This history of the King’s Highway over a period of some three thousand years might look like a monotonous repetition of contests between successive universal states claiming legitimate sovereignty over the thoroughfare and outsiders disputing their title by force of arms. Yet the historic importance of the King’s Highway lay in none of these episodes. This long-fought-over thoroughfare was to find its destiny at last as an Islamic Pilgrims’ Way on which, year by year, a peaceful multitude of Muslims – converging from the far-flung outposts of Dār-al-Islām in Fez and Sarayevo and Vilna and Qāzān and Kāshghar – would make the Hajj, at first on foot or camel-back and latterly by train, [footnote: The building of the Hijāz railway southwards from Damascus along the route of the King’s Highway was begun in A.D. 1900 and was completed as far as Medina in A.D. 1908. Put out of action in the war of 1914-18, the Hijāz Railway remained derelict thereafter from Ma’ān southwards.] to the Holy Cities of the Hijāz.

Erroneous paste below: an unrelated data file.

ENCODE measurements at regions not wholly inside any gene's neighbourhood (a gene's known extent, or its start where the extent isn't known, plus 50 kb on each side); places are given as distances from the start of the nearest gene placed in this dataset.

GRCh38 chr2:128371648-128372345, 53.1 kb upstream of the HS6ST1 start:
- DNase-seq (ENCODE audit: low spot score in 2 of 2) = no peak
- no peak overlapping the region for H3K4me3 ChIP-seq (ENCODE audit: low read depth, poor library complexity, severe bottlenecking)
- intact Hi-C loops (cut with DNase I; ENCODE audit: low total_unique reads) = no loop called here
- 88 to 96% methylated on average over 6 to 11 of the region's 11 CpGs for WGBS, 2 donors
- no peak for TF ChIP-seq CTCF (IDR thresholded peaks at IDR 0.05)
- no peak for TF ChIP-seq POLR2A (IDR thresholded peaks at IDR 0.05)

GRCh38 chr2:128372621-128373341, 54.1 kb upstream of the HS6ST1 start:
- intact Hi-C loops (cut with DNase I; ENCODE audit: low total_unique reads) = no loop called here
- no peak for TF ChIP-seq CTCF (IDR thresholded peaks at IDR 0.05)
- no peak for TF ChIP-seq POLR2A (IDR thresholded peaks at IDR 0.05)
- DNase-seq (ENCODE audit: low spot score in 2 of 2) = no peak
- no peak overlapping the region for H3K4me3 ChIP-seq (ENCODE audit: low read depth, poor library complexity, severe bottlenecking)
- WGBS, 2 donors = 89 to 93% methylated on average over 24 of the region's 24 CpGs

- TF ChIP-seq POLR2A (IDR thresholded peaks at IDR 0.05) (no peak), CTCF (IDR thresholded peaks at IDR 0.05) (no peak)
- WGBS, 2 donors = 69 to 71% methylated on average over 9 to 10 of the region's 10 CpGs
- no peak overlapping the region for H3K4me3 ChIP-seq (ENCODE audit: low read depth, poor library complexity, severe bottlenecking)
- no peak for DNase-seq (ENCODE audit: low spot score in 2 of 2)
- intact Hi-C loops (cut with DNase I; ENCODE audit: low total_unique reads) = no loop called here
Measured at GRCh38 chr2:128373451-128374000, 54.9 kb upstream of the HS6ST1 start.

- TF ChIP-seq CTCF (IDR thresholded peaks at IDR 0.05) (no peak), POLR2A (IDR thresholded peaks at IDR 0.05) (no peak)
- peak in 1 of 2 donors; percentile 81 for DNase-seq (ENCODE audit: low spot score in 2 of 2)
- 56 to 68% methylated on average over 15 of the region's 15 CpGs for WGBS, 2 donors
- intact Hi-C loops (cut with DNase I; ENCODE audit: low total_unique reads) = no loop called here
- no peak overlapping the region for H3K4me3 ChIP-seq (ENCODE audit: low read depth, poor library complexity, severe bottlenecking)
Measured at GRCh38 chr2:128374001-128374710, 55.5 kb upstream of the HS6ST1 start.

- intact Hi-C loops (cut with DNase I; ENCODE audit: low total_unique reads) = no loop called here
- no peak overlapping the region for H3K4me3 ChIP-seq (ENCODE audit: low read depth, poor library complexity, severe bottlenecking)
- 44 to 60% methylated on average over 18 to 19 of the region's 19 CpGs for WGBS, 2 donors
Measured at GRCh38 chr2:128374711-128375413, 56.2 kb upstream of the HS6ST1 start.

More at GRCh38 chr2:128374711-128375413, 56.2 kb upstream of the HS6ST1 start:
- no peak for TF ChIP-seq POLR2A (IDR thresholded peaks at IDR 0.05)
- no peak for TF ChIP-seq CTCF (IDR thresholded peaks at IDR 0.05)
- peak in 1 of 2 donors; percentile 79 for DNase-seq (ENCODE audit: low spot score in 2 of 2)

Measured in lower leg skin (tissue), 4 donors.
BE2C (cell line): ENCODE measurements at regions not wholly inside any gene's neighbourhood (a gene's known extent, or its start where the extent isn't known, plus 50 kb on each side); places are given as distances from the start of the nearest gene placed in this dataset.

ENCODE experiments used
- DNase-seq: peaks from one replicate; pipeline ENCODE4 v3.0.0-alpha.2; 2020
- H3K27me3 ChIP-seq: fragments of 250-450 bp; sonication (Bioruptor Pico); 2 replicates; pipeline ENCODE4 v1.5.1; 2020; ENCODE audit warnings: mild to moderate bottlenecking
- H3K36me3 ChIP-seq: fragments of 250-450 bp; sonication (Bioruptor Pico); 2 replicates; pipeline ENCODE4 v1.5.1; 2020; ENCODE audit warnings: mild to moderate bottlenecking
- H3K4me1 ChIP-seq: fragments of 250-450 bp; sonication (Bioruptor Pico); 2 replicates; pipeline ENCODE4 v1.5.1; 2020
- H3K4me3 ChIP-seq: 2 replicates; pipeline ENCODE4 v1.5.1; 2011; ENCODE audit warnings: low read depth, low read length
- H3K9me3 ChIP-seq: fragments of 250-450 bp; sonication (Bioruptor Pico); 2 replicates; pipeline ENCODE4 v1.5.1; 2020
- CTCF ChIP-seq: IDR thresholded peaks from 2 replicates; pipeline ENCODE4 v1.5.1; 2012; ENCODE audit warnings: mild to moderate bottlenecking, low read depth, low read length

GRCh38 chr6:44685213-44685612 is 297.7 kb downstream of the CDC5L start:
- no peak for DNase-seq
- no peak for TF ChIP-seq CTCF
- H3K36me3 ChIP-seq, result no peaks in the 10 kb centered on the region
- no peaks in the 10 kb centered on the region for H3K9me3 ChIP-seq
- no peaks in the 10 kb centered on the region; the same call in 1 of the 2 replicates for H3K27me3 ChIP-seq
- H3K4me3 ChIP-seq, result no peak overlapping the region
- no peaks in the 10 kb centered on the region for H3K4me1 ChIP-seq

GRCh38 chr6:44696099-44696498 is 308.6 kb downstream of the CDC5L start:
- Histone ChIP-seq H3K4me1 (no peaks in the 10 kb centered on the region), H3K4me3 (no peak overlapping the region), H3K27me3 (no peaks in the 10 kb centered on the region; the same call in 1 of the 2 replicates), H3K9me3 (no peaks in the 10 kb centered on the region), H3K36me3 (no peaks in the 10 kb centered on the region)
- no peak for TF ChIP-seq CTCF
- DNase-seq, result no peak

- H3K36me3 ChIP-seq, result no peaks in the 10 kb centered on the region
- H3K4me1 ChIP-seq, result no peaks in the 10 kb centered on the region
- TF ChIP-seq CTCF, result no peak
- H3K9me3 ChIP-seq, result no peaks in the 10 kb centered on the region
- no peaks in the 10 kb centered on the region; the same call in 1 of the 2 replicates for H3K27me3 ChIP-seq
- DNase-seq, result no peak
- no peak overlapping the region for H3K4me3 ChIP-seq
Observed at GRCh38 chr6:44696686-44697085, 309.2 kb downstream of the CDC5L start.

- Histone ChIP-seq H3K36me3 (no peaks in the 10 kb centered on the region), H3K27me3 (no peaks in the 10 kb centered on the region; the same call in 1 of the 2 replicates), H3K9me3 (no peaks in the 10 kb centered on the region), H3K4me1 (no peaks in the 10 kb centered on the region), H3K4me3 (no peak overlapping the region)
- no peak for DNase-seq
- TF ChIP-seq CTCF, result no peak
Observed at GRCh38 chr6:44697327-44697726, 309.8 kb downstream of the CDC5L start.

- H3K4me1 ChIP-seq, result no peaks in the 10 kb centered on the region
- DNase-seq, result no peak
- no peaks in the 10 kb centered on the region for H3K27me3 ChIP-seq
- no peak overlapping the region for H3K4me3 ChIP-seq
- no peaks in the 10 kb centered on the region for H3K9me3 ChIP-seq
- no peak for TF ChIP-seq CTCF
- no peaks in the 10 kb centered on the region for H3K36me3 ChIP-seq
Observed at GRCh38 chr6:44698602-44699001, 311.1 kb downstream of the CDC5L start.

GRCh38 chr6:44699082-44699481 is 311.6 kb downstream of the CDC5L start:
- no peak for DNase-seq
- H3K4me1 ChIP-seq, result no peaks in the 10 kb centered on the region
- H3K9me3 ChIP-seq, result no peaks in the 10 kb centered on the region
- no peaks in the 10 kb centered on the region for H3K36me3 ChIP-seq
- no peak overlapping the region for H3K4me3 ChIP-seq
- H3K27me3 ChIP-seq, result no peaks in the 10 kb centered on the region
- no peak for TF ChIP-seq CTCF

I’ll post a synopsis of the history of all the ancient near-eastern empires in due course.

A Study of History, Vol VII, OUP, 1954

2 Responses to “The King’s Highway”


  1. […] then around Tibet, along roads which had been unwittingly prepared for it by empire-builders. The King’s Highway had a similar destiny: a road built for armies and trade came to serve a […]


  2. […] route from the Euphrates to Damascus and then south, “the King’s Highway”, is described here (old post). At the Gulf of Aqaba, the Highway would branch westwards across Sinai and […]